The town of Hürtgen in December 1944 as Private Matson would have remembered it. In the back yard of a house on the edge of town on December 7th, he was wounded when a German artillery “screaming meemie” shell malfunctioned, lost its thrust, and fell out of control onto his position. (Source: 8th Infantry Division History.)

Unknown to Pranger – and the Allied High Command – German forces had been secretly encircling Bastogne under cover of the bad winter weather in preparation for a massive counteroffensive. The “dark square objects” Pranger saw turned out to be hundreds of German tiger tanks with accompanying enemy infantry waiting patiently under orders along the road. “Our jeeps went right by and no one on either side fired a shot or made any kind of noise,” he said, still amazed about the encounter 75 years later.

At 5:30 the next morning, the convoy reached the far side of the Hürtgen Forest and broke out into a broad, open valley. He was astonished to see tens of thousands of Allied troops, tanks and artillery fill the valley as far as the eye could see. “We were safe,” he said, recalling his feeling of relief. But as the convoy descended into the valley, German forces suddenly cut loose with a massive artillery barrage across a wide, 80-mile front.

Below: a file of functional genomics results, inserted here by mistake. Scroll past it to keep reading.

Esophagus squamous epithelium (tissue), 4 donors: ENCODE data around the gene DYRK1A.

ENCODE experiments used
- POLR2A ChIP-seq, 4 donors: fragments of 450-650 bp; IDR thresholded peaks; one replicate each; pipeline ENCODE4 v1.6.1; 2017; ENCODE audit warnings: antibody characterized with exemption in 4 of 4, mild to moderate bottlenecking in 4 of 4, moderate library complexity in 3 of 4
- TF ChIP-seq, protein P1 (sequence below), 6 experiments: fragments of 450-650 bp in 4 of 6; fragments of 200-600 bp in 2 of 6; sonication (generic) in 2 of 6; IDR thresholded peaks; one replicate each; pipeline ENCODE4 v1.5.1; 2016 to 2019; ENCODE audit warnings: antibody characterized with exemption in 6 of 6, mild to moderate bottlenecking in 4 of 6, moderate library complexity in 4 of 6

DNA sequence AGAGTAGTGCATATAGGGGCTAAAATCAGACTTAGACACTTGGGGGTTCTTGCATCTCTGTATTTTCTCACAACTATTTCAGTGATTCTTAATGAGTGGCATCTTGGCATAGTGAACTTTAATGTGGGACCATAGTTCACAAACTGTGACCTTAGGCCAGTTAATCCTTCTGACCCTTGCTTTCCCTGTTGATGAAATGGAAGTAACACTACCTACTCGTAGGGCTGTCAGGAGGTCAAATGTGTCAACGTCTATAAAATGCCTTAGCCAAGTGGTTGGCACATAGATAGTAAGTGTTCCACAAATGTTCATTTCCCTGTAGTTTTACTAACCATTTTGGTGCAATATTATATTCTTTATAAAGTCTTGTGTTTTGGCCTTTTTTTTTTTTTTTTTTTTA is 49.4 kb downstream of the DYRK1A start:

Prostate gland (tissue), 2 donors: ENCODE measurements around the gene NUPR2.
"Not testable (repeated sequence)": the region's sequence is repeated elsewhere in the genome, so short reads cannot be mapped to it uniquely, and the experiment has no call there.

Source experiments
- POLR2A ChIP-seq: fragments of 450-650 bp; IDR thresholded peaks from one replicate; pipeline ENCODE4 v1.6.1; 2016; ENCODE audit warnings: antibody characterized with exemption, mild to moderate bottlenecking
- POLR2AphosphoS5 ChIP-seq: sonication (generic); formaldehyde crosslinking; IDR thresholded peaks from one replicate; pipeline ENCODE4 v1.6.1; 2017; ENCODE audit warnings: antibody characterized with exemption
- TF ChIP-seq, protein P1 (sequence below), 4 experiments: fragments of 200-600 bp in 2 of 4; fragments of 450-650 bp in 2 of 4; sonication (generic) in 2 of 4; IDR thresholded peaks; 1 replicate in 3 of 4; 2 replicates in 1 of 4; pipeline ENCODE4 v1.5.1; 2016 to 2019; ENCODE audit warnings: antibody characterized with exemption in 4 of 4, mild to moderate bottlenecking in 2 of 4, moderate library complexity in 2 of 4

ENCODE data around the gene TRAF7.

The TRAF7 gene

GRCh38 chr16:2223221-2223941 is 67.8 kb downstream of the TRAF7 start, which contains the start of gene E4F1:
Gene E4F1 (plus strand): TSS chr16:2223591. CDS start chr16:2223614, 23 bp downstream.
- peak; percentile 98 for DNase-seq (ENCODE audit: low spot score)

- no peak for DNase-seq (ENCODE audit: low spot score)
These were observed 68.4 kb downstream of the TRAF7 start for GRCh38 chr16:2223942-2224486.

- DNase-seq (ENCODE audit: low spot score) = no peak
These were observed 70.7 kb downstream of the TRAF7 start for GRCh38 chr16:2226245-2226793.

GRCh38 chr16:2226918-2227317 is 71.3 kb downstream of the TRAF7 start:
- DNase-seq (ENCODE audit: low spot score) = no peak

The Battle of Hürtgen Forest was over. The Battle of the Bulge had begun.

You can read more about Private Art Pranger’s wartime adventures at www.private-art.com.

Stephen Enzweiler is a writer, historian, and a retired military officer. His accounts of the local veterans are exclusive to the Tribune.